Systematic Reviews


Before I came to TCD, I spent my last six months at Lancaster University working with Dr Georgina Key on a systematic review of methods to make agricultural soils more resilient to threats like climate change, and erosion. What is a systematic review I hear you cry? Allow me to elaborate, and share some of our experiences from doing something slightly different.

A systematic review draws together and summarises the available scientific literature surrounding a particular topic or method. The Cochrane Collaboration, which produces systematic reviews in medicine and healthcare, defines such reviews as “a systematic, up-to-date summary of reliable evidence”. The aim of a systematic review is to provide the public, policy-makers and practitioners with a clear, unbiased picture of the latest, most reliable science on a certain practice, so that they can make informed decisions on how suitable that method is likely to be for them.

The goal of our systematic review was to produce a list of actions that could be used to improve the resilience of agricultural soils under pressure from a variety of threats. The first steps we took involved coming up with a list of key issues that would be important to manage agricultural soils in order to maintain sustainable food production in the future. We then took to the peer-reviewed literature, searching for experimentally tested solutions to the issues we’d identified, using a combination of journal trawls and keyword searches.

Journal trawls involved identifying relevant journals, like Soil Use and Management and Geoderma, then systematically searching all volumes of each journal for articles involving the issues we’d identified. Our keyword searches took a more targeted approach, using combinations of keywords to whittle down a selection of relevant articles. These approaches produced a large number of articles – far too many to summarise effectively in the time available – so we shortlisted them based on a number of criteria, foremost of which was ‘Has the action (e.g. non-inversion tillage) been tested using a robust, experimental design?’ We also filtered our keyword searches, carried out in ISI Web of Science, to the top 100 results, sorted by relevance.

Having eventually come up with a list of articles that tested the actions we’d identified, we set about summarising them. This was done according to a set template, using a specific style. This was initially restrictive, and difficult to adapt to – each article had to be summarised using specific vocabulary, within 200 words – but it ensured that the summaries would be understandable by people without a science background, and that the key message of the article wouldn’t be obscured by our own prejudices regarding the research.

Writing the summaries was the most time-consuming, but also one of the most rewarding, aspects of the project. By writing lots of summaries, we started to develop more of an understanding of how to write about science in a way that completely avoided jargon. This isn’t as easy as it sounds! But it is a vital skill for scientists to learn, in order to communicate their work to the public, and the people who will eventually turn it into policy. Having read lots of abstracts, those that stood out were the ones that communicated the message of the paper succinctly, in language that a non-expert could understand.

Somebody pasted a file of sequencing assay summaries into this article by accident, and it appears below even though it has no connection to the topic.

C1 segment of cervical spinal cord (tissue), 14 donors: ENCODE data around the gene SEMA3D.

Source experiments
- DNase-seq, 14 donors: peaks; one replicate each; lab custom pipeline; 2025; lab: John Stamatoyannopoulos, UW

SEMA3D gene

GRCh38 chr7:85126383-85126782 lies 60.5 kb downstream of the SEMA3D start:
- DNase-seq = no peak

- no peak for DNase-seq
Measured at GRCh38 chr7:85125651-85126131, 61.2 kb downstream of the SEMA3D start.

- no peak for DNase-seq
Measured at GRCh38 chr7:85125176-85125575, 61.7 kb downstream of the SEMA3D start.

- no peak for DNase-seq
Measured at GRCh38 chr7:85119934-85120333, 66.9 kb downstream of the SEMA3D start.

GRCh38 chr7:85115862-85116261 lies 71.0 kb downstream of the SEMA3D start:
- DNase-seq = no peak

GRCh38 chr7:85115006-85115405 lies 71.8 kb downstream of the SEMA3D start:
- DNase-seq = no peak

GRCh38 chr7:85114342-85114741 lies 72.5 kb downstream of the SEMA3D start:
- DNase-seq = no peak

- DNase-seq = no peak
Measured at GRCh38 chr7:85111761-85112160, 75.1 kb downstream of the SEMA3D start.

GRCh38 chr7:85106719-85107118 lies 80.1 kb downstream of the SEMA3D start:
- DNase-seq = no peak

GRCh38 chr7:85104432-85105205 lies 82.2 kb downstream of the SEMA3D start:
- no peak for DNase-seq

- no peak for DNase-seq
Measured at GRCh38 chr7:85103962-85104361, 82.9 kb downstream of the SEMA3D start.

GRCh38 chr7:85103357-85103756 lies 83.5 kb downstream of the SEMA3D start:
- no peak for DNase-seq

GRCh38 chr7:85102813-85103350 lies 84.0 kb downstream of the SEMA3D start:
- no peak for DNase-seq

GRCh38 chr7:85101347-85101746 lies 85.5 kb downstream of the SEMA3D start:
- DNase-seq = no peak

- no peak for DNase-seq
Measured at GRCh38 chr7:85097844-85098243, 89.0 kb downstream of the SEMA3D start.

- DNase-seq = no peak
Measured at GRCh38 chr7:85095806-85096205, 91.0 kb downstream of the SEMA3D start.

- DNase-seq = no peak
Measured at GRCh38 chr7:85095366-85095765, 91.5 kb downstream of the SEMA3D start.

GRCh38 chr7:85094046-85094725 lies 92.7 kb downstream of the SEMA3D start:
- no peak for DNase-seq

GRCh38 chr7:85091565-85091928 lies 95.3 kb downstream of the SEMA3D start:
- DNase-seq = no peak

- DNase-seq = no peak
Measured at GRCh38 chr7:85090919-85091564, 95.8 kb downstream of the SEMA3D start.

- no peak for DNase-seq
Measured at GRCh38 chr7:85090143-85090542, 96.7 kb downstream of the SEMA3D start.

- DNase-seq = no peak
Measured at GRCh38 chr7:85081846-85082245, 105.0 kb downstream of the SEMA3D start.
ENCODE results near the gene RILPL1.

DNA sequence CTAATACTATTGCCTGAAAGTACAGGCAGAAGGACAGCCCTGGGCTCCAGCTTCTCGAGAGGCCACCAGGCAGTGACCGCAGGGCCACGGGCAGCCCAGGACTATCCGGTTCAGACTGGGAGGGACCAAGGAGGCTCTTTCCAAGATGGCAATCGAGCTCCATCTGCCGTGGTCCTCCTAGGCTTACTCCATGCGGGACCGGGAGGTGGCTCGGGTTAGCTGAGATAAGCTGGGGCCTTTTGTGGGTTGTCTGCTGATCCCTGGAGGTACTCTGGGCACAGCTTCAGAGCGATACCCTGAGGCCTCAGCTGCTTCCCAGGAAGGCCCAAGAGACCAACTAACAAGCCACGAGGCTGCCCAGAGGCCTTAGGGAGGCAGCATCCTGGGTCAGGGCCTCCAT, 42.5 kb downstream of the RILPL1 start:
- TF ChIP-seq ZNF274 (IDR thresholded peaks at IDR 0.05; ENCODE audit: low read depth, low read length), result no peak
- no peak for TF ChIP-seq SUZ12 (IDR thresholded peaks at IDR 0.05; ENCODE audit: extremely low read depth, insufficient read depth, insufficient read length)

The article summaries and key messages from our short synopsis are now online– you can select an ‘action’, and read through the key messages, definitions, and all the evidence that we found and summarised for the use of that action, and its effects, in agriculture. I think there’s real value of having all this information collated together in one place, and communicated in an understandable way. Our soils synopsis is one of a number of synopses that you can browse through on the NERC Sustainable Food Knowledge Exchange Programme website.

Although it was only a short project, putting the synopsis together was a rewarding experience for both of us, particularly in terms of communication skills developed and networks joined. The synopsis that we produced is by no means the final product, and will need to be updated in the future to keep up with the amount of continual research in this area. The next step is to assess the synopsis, and its implicit recommendations, by asking experts and practitioners in the field how effective they think the research we covered would be, if it was implemented. This step should provide valuable feedback, helping to highlight any gaps in our synopsis, as well as improving future synopses.

Authors: Mike Whitfield and Georgina Key

About the authors

Mike Whitfield has a PhD in peatland carbon cycling from Lancaster University. Last year he helped to design and implement a long-term grassland biodiversity experiment in the Yorkshire Dales and worked with Georgina Key on the soil sustainability synopsis for six months, before moving to Dublin. Mike’s current postdoc at TCD focuses on modelling greenhouse gas emissions from agricultural land, with the aim of producing a map of estimated greenhouse gas emissions from soil for the whole of Ireland.

Twitter: @mgwhitfield

Georgina Key has a PhD in ecosystem service provision, specifically conservation pest control. Having completed her first postdoc at Manchester reviewing literature on maintaining soil fertility, she is currently doing an assessment of the literature in collaboration with Cambridge University and Waitrose. In the future she hopes to work with tea and coffee companies, implementing sustainable growing practices and improving rural livelihoods.


Twitter: @KeyGeorgina


Image credit: Treehouse1977 on Flickr


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